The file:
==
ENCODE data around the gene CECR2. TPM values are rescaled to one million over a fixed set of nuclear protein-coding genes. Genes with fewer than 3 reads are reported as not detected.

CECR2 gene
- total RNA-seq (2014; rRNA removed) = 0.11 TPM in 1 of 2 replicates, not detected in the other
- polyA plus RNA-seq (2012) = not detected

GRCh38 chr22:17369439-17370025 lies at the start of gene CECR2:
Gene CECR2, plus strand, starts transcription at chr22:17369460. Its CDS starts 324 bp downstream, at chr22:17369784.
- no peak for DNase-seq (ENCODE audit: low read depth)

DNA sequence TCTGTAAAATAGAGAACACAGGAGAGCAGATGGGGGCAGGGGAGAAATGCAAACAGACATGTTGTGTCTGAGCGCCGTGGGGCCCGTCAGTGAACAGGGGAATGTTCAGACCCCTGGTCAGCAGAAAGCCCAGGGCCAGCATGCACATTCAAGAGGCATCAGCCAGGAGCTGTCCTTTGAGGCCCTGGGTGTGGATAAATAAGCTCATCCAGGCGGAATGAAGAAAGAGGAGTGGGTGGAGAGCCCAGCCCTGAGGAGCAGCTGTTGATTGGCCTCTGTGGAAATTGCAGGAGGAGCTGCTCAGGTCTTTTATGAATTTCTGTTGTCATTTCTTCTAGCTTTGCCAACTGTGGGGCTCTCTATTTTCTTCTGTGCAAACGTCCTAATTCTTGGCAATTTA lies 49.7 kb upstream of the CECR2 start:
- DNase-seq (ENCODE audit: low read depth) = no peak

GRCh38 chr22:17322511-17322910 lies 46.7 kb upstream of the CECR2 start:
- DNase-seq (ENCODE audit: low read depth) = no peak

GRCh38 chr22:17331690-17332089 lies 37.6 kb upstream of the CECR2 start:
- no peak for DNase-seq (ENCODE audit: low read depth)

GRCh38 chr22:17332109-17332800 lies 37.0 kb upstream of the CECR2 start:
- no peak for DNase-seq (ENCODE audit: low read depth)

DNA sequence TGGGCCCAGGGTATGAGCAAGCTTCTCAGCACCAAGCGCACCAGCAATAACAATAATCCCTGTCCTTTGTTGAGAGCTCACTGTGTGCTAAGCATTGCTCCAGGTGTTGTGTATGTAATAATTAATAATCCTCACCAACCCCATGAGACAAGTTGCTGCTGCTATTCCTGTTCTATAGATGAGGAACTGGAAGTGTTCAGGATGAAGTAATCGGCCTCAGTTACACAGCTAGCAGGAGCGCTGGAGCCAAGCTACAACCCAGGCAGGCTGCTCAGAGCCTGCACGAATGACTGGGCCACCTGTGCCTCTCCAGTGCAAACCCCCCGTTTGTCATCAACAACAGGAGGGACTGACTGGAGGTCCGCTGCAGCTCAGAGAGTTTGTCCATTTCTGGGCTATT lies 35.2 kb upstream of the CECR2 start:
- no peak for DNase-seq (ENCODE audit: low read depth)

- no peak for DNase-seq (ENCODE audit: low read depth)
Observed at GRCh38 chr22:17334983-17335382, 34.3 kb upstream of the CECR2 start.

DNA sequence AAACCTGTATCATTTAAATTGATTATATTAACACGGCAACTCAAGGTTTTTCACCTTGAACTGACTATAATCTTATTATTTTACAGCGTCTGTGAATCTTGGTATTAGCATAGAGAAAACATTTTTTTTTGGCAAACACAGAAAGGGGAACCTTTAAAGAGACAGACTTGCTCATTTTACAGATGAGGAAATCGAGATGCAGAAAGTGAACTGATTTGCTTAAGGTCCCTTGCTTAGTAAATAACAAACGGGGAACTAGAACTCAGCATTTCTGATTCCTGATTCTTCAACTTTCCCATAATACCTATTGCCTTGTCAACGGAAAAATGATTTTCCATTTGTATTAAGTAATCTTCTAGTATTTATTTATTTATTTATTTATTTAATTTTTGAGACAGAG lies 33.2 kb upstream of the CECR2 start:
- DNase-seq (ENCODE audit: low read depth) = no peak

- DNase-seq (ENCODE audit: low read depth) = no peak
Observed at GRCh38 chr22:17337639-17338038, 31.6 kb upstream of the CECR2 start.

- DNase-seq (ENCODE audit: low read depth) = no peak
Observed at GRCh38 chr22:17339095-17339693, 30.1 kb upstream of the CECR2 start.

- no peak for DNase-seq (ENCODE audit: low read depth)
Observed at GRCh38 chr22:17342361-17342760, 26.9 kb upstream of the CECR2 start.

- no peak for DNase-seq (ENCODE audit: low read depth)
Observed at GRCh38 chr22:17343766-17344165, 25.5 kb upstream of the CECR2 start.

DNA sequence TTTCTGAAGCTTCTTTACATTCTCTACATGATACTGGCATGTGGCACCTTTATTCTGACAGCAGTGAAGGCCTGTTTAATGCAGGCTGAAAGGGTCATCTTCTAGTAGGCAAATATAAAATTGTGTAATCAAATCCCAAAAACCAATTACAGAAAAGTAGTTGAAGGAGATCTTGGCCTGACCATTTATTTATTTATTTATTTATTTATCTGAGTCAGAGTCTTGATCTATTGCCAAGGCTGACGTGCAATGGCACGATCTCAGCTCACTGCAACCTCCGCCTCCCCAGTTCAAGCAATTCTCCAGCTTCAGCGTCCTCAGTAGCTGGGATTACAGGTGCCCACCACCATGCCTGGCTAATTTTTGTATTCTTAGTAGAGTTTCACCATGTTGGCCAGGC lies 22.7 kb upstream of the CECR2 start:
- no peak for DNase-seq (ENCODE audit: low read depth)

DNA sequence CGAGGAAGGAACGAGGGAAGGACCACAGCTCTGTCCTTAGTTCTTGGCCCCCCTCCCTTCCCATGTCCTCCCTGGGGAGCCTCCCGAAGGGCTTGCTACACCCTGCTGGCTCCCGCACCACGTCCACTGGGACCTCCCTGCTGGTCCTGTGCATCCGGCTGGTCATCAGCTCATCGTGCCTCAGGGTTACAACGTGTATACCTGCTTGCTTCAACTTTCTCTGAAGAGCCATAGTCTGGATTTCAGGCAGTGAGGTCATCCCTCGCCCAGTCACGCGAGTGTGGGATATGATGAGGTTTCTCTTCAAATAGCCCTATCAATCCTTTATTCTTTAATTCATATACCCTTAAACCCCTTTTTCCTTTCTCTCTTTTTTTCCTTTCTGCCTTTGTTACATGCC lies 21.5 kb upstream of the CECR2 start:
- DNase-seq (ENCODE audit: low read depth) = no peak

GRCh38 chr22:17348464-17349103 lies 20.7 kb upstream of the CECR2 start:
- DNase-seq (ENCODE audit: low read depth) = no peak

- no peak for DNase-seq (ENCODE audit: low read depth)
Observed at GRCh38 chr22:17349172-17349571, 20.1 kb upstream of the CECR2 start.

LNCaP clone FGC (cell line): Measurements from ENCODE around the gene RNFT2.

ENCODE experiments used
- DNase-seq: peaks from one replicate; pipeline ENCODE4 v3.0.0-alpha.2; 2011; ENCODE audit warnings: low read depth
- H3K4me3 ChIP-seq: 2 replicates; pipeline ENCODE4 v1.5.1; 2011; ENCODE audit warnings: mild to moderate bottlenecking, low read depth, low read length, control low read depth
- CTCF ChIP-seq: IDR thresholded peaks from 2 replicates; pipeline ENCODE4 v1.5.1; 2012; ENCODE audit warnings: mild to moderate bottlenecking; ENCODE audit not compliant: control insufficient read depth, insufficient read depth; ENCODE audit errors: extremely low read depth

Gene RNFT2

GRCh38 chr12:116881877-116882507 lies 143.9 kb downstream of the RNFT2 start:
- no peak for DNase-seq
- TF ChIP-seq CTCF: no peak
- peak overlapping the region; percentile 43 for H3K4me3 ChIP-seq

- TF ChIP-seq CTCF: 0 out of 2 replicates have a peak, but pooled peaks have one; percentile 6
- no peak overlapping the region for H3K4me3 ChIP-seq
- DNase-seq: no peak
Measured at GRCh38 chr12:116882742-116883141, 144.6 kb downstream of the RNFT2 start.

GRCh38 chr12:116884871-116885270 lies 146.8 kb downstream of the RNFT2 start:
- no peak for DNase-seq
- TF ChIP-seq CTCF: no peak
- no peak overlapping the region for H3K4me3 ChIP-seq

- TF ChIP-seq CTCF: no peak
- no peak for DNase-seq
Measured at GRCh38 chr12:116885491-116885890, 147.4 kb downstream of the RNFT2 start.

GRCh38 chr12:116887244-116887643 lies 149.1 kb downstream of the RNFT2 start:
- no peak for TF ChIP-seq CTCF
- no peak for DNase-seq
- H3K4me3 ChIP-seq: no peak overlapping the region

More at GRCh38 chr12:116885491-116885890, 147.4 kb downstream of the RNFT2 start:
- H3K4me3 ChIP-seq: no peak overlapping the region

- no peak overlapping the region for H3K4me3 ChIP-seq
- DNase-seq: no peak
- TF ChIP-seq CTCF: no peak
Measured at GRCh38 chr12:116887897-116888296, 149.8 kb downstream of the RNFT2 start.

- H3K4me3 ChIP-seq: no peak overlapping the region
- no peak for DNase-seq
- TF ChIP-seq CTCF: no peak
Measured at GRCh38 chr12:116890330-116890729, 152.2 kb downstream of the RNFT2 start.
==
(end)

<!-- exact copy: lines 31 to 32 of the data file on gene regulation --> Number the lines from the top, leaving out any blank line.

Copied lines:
- no peak for DNase-seq (ENCODE audit: low read depth)

DNA sequence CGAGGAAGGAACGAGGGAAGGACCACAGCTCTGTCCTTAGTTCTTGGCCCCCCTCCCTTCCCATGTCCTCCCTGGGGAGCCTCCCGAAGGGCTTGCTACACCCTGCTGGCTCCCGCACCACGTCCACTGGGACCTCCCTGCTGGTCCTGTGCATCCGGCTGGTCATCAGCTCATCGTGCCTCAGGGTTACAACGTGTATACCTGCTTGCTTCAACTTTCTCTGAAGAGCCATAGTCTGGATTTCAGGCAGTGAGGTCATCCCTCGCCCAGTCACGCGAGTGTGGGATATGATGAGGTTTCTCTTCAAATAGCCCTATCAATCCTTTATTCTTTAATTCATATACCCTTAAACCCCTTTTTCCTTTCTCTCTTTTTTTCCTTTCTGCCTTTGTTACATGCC lies 21.5 kb upstream of the CECR2 start: